Lawmaker’s bill says popcorn is IN’s snack

Ron Grooms, an Indiana lawmaker out of Jeffersonville, has authored a bill that would designate Indiana grown popcorn to be the official state snack.

Senate Bill 97, the bill authored by Grooms that would designate Indiana-grown popcorn as the official state snack, states that Indiana produces nearly 500 million pounds of popcorn on Hoosier soil each year and that Indiana is the second-leading popcorn producer in the country, topped only by Nebraska.

A quick internet search will show that the average American will eat up to 68 quarts of popcorn each year, which adds up to an average of 17.3 billion quarts annually for the country.

While some may first think of Purdue University graduate Orville Redenbacher and his brand of the popular snack, the Weaver Popcorn Company put Van Buren on the map in the popcorn industry.

The Weaver Popcorn Bulk website boasts that the company is the “largest bulk popcorn producer in the world” and serves businesses in more than 90 countries.

Weaver Popcorn has been a family-owned business since the late 1920s when Rev. Ira Weaver, aka I.E. Weaver, set out to “make the world’s finest popcorn” and chose Indiana farmland as his starting point.

Martha Stephan, daughter of Paul L. Weaver, says that I.E. Weaver started the popcorn company with the help of her father, who had been farming in Illinois at the time.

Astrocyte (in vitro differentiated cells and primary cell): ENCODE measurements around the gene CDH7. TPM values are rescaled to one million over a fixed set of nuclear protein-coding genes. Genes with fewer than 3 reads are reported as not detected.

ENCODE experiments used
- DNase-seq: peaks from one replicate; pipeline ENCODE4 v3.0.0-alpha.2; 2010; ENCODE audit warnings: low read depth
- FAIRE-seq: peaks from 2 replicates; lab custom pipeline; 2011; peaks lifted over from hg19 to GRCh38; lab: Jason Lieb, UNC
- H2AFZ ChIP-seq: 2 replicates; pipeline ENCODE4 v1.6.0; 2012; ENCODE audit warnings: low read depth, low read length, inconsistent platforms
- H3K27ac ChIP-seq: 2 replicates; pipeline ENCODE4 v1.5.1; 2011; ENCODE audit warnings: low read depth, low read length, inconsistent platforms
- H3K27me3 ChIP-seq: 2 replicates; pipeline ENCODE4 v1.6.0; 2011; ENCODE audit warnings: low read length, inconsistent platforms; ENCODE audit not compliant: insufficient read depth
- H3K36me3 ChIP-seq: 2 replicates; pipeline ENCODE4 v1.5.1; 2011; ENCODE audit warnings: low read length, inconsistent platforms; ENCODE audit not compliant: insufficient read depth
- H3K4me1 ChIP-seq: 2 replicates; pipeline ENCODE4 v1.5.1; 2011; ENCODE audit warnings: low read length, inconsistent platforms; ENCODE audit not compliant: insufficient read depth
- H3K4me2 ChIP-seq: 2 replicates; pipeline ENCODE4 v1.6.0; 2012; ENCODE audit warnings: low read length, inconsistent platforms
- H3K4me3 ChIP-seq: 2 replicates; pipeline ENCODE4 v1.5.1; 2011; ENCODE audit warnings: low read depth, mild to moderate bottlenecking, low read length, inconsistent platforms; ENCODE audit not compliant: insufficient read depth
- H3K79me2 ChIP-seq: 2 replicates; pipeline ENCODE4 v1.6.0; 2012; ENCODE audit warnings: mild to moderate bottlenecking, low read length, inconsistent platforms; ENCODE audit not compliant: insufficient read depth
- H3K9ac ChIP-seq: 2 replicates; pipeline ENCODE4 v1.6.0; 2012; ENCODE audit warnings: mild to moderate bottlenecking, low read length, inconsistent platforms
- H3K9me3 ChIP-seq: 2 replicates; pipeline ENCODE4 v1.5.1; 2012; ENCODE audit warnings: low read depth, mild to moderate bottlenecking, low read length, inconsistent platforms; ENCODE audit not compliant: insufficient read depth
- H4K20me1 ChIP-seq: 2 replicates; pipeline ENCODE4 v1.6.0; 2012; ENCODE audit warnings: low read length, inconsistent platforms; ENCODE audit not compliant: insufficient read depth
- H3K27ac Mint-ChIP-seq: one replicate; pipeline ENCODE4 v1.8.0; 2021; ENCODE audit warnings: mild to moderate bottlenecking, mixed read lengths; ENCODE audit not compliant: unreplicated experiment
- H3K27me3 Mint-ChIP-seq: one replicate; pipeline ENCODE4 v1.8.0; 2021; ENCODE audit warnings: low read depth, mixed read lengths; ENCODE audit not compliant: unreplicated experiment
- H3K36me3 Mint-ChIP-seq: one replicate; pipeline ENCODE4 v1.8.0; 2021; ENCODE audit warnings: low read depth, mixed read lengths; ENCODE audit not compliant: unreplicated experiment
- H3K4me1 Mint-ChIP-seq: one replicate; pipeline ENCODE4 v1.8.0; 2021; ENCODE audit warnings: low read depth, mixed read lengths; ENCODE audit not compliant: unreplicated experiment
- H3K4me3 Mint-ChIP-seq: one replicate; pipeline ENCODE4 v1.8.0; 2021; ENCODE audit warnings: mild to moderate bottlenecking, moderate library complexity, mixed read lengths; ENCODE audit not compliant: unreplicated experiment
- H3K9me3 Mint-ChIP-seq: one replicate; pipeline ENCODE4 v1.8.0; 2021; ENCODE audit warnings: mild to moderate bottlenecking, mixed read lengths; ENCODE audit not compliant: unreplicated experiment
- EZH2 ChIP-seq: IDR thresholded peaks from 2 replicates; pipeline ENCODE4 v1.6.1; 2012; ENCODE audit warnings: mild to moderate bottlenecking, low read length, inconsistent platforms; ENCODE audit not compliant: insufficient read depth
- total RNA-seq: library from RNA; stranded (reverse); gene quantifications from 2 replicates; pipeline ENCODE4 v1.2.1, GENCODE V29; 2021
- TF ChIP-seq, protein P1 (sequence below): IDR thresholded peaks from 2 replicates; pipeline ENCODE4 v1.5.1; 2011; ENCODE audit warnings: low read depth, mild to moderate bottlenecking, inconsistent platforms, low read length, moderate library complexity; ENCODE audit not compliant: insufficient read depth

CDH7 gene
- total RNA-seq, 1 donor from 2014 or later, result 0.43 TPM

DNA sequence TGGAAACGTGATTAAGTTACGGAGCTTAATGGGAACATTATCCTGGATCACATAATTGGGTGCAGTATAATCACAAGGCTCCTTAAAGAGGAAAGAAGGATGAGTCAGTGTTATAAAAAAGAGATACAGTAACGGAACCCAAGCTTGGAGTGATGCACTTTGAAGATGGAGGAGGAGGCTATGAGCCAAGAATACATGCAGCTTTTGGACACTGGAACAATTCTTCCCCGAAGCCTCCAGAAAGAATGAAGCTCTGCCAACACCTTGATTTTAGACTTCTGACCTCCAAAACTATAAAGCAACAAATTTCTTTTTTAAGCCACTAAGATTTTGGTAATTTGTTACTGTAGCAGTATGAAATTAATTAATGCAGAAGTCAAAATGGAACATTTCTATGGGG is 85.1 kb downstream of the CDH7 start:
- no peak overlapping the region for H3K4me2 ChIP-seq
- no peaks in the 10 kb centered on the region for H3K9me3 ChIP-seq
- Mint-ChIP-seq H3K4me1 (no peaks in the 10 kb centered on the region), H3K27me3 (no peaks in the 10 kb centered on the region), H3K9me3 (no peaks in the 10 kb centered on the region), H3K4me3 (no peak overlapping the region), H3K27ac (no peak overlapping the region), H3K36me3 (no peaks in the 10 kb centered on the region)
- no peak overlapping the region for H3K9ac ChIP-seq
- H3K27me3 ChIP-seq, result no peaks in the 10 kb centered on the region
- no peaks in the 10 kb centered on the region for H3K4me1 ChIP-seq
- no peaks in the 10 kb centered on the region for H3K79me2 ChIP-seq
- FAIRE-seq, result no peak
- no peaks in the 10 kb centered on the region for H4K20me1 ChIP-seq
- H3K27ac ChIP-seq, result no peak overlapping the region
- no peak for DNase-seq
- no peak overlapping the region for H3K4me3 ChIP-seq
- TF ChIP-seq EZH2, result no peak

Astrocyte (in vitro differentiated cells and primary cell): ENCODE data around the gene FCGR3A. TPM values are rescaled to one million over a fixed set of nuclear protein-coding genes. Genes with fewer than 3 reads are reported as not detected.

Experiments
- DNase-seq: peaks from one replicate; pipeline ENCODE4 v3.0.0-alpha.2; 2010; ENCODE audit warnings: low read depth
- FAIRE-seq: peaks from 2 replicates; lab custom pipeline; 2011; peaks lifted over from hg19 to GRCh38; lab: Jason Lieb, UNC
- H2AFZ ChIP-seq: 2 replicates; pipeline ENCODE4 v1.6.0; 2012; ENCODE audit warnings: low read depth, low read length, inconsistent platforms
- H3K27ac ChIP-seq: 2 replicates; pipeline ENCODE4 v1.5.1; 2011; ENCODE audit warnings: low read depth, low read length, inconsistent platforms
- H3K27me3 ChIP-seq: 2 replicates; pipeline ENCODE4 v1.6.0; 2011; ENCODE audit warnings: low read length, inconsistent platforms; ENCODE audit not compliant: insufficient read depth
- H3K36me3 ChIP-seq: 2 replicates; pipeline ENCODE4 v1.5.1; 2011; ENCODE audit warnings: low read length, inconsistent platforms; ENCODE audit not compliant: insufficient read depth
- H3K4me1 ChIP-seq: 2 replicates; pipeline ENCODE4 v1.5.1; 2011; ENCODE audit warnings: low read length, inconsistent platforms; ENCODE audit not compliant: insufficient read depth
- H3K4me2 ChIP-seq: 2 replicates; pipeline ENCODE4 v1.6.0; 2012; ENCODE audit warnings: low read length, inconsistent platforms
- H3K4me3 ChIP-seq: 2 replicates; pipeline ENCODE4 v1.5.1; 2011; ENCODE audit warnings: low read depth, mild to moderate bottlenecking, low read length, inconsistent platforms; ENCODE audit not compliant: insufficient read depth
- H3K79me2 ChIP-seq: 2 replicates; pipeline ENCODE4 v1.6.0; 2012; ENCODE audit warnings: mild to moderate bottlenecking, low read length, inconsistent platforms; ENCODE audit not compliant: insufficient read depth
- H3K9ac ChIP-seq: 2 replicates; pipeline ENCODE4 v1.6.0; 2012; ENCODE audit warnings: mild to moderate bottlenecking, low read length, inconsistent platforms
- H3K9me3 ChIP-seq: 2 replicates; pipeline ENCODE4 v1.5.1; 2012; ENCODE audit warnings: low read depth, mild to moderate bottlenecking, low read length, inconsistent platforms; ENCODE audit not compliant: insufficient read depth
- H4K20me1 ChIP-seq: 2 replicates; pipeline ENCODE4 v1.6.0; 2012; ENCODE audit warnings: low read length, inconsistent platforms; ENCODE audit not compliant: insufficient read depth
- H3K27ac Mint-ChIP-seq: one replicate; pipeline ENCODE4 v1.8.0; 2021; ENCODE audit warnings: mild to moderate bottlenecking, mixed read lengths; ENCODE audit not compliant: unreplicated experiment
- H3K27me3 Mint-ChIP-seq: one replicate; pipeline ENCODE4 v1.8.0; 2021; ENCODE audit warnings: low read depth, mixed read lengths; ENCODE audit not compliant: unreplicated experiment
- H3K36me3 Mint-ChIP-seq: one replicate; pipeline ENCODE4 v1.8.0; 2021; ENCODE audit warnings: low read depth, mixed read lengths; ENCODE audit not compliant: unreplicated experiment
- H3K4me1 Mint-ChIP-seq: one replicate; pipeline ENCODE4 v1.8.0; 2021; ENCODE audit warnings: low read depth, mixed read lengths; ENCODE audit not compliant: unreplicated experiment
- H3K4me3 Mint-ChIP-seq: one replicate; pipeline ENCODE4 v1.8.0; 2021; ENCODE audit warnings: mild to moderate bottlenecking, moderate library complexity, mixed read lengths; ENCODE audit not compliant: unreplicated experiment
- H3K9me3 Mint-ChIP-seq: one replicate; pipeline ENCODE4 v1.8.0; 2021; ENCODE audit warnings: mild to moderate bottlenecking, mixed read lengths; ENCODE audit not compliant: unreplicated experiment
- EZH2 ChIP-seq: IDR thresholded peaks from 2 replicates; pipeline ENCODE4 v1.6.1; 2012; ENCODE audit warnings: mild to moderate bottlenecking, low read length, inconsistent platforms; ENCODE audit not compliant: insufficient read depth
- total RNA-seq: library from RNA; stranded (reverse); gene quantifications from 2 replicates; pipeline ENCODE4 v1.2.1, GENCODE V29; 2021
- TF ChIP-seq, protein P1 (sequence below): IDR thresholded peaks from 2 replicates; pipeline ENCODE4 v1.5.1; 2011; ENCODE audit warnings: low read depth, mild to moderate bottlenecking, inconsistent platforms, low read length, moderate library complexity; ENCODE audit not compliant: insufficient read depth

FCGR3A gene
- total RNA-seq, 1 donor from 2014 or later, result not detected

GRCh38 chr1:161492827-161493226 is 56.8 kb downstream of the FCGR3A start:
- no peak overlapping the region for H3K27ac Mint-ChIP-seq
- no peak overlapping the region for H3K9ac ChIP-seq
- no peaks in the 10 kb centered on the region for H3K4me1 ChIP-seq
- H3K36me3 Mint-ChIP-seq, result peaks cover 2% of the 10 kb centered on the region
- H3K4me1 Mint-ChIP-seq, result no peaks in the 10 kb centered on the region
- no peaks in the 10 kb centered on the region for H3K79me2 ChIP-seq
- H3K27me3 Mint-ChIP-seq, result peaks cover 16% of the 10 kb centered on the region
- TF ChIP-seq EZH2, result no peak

“The story goes that grandpa said ‘Get back here! I can’t grow enough popcorn!’” she recalled.

According to, I.E. Weaver shucked and bagged his own popcorn and personally delivered it to his customers on a horse-drawn wagon. “It’s really a classic American Dream story,” Stephan said. “He started as a small-time farmer and grew his own company.”

Shortly after the company took off, another Weaver son, Welcome Weaver, came back home after receiving a Doctorate of Organic Chemistry and became the Weaver Popcorn Company Manager. At one point, the company connected with Purdue University, discussing germination practices and popcorn breeding. Purdue University is credited with assisting plant breeders with pioneering popcorn breeding in the late 1930s and 1940s in Grooms’ bill.

The Weaver Popcorn Bulk company offers a variety of products, including kernel varieties such as Weaver Gold, Large Kernel, Carmel & Sweet, Mammoth Mushroom, White Kernel, Organic and Classic.

They also offer NaksPak portion packs, which are pre-measured portion packs that include popcorn kernels, oil and seasoning to aid companies with the popping process.

The Weaver Popcorn Company also dedicates themselves to growing quality popcorn and only allowing the most progressive and dedicated farmers to do so. Their website states that their contract farmers “practice good farm management, including periodic soil testing for nutrient management and crop rotation.”

Weaver Popcorn has been family owned and operated since the beginning. Starting with I.E. Weaver, it has passed through four generations of Weaver family members and company headquarters are now based out of Indianapolis. The company is currently under the direction of Will Weaver, the son of Mike Weaver. Together, these four men mark the four generations of the company.

The Senate Agriculture Committee met in January to vote on the bill proposed by Grooms and the bill passed 7-0. Three amendments were made to the bill to better clarify the meaning of which popcorn would be considered the state snack. Rather than reading “Indiana grown popcorn” the bill would read “popcorn grown in Indiana.”

Should the bill be fully approved and passed, it will go into effect on July 1. It will be added into the Indiana Code as a new chapter, Chapter 16. According to the latest bill text, section one of the chapter will read, “Popcorn grown in Indiana is designated as the official state snack of Indiana.”